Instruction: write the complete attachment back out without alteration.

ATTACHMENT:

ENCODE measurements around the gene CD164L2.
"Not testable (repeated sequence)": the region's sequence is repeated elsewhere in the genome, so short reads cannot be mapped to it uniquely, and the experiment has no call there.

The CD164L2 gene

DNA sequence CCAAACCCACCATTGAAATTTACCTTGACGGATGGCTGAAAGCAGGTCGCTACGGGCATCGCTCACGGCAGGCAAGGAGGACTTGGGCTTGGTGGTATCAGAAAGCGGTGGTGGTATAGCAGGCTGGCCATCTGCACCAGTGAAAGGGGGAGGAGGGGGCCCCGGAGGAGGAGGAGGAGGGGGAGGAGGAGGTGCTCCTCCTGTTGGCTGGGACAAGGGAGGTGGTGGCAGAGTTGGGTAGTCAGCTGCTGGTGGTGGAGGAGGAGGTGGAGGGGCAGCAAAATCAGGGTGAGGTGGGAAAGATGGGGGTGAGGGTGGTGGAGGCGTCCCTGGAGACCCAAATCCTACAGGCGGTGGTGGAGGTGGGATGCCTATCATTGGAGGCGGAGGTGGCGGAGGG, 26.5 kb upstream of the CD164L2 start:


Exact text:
ENCODE measurements around the gene CD164L2.
"Not testable (repeated sequence)": the region's sequence is repeated elsewhere in the genome, so short reads cannot be mapped to it uniquely, and the experiment has no call there.

The CD164L2 gene

DNA sequence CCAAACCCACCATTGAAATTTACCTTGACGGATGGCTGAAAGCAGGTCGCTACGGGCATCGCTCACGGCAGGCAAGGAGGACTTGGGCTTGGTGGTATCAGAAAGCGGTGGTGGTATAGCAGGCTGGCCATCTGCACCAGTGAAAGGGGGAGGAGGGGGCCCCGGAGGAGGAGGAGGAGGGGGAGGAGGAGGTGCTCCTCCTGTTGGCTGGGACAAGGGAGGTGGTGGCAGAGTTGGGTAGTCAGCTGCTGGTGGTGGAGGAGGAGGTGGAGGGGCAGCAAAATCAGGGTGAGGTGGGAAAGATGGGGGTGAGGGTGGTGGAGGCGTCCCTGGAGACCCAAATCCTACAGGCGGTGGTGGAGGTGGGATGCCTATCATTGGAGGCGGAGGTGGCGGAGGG, 26.5 kb upstream of the CD164L2 start: